so … those arrested yesterday on suspicion of trying to blow up bombs have had their assets frozen. And the Bank of England has published their names on its web site. Amongst them is
PATEL, Abdul, Muneem
Address: London, E5
by my calculation, he is 17. And this confirms my thought that Section 44 of the 1999 Act (if brought into force in full) would automatically prevent reporting of any matter which might lead the public to identify a person under 18 as a potential defendant, victim or witness as soon as a criminal investigation has begun.
so this boy surely should be afforded the same protection.
perlmonger and I have a standard set of phrases which we recite to news items – things like, oh, the mistaken shooting of people who unsportingly turned out not to be terrorists or, as last night, the spokesperson from Stoke Mandeville on the story about the infections there, to name a couple of examples.
it goes thus:
- mistakes were made
- lessons have been learned
- it’s time to move on
here’s a new one, culled from Home Office minister Joan Ryan, on the outrageous increase in passport fees, taking them from £42 last October, to £66 this October (wish I could impose a price rise like that on my customers):
- a price that must be paid
I’m damn glad I renewed my passport five years early in August of last year, so it’s a price *I* won’t be paying for a while …
nor, indeed, do I want anything to do with Hotmail or Yahoo.
a good story here from usatoday.com.
the thing that scares me the most about data mining is how quickly the people collecting the information will hand it over to the authorities if they’re asked.
still, as I always say, The Innocent Have Nothing To Fear.
… that the innocent have nothing to fear. The guilty, however, had better look out.
this article, in today’s Times explains how a serial rapist “was traced when DNA from his sister — taken in relation to a drink-driving offence — was matched to semen samples taken from the rapist’s victims between 1983 and 1986.”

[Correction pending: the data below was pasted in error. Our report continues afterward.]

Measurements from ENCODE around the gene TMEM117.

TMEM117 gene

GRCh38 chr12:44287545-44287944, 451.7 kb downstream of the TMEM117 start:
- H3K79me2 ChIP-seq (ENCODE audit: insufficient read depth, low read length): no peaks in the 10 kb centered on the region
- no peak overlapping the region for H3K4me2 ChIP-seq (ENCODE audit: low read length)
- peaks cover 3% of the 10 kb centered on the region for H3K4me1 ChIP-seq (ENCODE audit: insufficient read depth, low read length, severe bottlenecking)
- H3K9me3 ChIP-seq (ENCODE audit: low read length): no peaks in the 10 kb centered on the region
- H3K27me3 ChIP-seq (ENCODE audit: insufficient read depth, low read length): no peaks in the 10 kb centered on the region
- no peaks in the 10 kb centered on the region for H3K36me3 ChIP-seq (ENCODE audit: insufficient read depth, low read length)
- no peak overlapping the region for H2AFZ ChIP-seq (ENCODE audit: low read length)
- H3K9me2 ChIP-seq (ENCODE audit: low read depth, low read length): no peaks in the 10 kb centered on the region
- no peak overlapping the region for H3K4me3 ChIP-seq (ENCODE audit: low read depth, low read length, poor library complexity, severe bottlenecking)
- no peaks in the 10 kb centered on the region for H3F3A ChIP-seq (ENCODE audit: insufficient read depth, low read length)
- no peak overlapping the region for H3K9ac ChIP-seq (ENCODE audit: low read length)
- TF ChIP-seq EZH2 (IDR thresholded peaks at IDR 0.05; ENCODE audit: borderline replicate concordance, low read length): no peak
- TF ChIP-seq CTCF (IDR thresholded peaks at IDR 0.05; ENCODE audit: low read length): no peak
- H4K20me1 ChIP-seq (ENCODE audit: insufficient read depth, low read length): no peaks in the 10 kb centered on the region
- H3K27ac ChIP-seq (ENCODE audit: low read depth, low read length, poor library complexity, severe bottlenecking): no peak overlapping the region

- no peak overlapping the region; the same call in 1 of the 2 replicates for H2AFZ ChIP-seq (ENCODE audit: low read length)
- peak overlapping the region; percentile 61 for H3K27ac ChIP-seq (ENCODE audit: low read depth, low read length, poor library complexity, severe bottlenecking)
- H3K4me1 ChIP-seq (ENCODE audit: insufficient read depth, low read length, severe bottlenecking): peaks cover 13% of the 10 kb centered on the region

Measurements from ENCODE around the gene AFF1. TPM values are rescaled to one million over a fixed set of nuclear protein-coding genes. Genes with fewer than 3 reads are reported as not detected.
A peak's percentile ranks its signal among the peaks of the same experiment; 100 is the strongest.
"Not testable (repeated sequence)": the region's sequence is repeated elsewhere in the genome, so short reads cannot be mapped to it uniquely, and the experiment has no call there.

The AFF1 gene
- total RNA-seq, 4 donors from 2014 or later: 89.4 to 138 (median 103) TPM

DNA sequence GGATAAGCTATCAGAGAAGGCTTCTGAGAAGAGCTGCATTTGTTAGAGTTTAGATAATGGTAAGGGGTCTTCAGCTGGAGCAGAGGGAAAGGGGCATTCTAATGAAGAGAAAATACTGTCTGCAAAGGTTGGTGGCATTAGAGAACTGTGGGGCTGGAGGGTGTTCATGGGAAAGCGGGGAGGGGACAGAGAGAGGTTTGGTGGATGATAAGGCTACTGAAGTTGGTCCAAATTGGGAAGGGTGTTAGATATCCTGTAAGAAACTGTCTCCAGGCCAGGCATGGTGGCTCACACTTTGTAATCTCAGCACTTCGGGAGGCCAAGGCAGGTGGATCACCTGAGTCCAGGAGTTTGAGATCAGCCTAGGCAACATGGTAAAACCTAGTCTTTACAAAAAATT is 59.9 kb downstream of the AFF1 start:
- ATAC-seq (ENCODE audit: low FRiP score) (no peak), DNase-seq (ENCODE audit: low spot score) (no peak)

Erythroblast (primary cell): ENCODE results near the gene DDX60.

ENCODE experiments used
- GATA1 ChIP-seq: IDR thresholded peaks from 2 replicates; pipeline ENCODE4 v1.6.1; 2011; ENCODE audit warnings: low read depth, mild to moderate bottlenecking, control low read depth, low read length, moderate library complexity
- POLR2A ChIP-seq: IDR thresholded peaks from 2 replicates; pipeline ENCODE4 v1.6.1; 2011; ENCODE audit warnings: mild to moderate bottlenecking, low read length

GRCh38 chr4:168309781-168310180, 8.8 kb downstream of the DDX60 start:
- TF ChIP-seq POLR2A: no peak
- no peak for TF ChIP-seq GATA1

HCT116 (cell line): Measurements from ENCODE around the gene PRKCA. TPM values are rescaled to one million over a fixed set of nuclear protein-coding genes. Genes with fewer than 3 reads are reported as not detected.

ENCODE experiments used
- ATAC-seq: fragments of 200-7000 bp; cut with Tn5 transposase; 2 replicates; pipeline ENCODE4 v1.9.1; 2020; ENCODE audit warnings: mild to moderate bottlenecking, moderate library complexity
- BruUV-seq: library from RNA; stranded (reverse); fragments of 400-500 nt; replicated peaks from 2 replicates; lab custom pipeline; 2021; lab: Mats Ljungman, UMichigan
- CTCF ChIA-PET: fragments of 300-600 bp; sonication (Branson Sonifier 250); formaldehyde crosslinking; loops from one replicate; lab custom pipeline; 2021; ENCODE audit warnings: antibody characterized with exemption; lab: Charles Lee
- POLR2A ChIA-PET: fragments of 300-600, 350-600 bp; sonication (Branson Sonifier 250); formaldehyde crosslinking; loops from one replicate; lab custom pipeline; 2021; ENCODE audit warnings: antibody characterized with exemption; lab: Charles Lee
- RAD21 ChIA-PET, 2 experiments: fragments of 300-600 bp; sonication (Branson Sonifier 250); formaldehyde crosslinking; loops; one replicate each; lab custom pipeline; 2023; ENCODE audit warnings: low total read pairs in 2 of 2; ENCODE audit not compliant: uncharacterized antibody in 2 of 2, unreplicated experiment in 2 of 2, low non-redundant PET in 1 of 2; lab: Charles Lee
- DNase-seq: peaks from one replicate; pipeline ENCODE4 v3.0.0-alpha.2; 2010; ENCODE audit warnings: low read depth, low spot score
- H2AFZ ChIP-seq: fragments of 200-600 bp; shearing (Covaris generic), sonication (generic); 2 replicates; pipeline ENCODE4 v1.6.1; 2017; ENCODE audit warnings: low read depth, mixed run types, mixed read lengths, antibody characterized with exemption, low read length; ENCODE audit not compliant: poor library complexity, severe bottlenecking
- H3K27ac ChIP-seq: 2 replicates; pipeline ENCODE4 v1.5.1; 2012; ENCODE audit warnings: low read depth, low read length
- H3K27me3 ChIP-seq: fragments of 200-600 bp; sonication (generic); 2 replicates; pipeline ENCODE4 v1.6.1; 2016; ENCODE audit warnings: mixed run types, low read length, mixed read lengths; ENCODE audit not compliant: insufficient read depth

while I’m very pleased that this chap has been caught, and has pleaded guilty, why are they taking DNA from a drink driver?
if you ever wondered just why investors are pouring so much money into these social web applications with nice rounded corners, you could do worse than read this article by Wil Harris.
none of it comes as a surprise to me, but then I’m a cynical old bat, who believes that there’s no such thing as a free lunch.
A deer hunter who took his photographs to a supermarket for processing was shocked to find himself reported to police.
“Belfast Child” |Glittering Prize: Simple Minds 81/92 | Simple Minds
the always interesting George Monbiot has a piece in the Guardian today about the Office of Fair Trading and their approach to supermarkets.
After wriggling its way through every possible excuse for inaction, last week the Office of Fair Trading decided to launch an inquiry into the behaviour of the big grocery chains. It’s about time. But alongside it we need another one: into whether the OFT, like almost everything else in this country, has itself been taken over by the superstores. The problem the competition authorities are investigating – the dominance of companies like Tesco and Wal-Mart – is the result of 25 years of regulatory failure.
from the always excellent Snowmail, Jon Snow writes on the subject of Abu Hamza:
There’s no doubting the odious nature of the utterances captured on video tape, but I must also confess a very slight concern about the extend to which he and his hook may have been demonised . My editor tells me that it’s a typical wet liberal view (not for the first time).
which is pretty much how I feel. He’s been here for 25 years – if what he did, and said, was so heinous, why did nobody deal with it sooner. If he didn’t have a hook instead of a hand, and didn’t wear a headdress, would people be so frightened?
why aren’t we doing this with the Animal Liberation people, and the BNP?
I think, on balance, I’m not very happy with this verdict. But then I’m a woolly liberal too.